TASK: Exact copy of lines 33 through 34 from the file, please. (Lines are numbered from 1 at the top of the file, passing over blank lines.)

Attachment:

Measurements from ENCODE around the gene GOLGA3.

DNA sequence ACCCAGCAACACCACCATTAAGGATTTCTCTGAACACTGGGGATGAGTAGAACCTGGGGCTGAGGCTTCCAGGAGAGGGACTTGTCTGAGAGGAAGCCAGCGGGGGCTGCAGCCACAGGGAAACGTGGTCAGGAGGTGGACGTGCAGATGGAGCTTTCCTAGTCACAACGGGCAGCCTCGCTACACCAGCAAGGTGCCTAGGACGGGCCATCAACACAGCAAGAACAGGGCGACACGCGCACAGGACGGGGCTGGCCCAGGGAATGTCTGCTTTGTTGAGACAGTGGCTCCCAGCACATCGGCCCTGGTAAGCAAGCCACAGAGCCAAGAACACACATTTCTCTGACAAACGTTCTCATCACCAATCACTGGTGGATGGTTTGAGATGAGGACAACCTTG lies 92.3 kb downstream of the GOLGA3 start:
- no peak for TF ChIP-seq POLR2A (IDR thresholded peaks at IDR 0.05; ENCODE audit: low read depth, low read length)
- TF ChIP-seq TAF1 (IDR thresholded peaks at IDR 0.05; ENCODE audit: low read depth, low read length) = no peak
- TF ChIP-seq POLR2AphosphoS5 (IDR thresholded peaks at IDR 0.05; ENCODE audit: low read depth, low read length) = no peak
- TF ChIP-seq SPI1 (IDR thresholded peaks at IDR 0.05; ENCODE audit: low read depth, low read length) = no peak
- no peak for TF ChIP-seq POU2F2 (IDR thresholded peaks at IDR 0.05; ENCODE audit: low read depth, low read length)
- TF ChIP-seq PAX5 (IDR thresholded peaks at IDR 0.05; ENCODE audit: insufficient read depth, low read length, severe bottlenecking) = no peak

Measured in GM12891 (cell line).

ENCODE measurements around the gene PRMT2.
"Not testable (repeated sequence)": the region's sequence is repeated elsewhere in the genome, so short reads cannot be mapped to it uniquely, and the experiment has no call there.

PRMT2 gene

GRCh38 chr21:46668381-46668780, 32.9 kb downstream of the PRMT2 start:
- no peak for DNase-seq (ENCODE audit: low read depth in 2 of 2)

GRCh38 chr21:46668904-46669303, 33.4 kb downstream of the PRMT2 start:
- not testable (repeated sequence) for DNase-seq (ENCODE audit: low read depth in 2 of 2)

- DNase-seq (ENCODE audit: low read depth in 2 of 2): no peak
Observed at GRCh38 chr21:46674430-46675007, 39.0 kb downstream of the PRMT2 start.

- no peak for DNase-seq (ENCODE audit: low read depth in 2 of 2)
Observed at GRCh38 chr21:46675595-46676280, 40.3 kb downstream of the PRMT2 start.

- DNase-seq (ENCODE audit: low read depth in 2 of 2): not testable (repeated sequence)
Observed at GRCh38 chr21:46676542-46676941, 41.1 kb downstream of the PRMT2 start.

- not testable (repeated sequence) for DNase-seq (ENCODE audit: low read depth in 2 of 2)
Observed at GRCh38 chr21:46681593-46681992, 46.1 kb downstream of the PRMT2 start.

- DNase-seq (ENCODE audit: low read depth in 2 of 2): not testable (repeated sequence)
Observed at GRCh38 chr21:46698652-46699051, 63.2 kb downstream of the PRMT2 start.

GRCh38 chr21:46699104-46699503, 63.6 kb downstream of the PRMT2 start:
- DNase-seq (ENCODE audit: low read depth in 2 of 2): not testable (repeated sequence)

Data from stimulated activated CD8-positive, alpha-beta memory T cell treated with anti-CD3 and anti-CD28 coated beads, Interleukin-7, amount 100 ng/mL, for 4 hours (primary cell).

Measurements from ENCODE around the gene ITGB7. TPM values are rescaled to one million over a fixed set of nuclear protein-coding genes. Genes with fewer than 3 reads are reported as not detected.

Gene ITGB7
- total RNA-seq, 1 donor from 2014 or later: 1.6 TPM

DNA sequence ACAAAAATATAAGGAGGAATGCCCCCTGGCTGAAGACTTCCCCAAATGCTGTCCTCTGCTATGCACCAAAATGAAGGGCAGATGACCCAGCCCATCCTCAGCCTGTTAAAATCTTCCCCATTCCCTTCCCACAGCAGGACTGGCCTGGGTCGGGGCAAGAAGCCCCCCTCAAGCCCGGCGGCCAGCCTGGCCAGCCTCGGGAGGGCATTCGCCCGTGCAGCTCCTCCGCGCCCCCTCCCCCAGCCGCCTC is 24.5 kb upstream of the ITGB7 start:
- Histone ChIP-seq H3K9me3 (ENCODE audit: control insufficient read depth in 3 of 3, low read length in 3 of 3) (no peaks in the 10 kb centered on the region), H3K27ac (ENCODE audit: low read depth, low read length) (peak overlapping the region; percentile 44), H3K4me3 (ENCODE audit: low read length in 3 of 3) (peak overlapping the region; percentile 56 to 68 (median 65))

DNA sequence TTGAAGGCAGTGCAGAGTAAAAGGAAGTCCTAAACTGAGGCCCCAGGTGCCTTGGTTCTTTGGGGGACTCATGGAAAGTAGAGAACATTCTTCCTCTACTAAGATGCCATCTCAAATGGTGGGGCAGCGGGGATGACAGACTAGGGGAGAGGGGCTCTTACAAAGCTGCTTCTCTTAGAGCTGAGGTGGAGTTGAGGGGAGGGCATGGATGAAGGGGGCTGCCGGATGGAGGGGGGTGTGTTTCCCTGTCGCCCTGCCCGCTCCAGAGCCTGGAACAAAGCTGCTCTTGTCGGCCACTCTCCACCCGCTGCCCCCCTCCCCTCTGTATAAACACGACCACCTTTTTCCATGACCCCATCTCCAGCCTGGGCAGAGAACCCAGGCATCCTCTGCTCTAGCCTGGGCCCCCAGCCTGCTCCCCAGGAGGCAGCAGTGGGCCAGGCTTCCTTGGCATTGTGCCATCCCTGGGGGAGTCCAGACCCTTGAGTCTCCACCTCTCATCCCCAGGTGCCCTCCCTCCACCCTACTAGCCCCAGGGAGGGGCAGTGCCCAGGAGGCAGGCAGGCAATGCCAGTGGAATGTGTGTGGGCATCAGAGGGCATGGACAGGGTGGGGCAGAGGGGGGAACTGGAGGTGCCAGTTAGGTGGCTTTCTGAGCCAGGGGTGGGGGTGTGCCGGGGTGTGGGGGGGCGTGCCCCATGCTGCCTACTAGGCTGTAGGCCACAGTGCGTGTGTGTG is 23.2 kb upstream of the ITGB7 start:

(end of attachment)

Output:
DNA sequence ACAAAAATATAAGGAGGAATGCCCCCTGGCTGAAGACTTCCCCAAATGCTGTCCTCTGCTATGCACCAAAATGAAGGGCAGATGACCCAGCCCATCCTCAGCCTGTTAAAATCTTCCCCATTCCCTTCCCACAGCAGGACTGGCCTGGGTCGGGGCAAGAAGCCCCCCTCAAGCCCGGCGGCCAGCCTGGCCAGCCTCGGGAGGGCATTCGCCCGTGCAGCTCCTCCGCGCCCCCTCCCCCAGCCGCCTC is 24.5 kb upstream of the ITGB7 start:
- Histone ChIP-seq H3K9me3 (ENCODE audit: control insufficient read depth in 3 of 3, low read length in 3 of 3) (no peaks in the 10 kb centered on the region), H3K27ac (ENCODE audit: low read depth, low read length) (peak overlapping the region; percentile 44), H3K4me3 (ENCODE audit: low read length in 3 of 3) (peak overlapping the region; percentile 56 to 68 (median 65))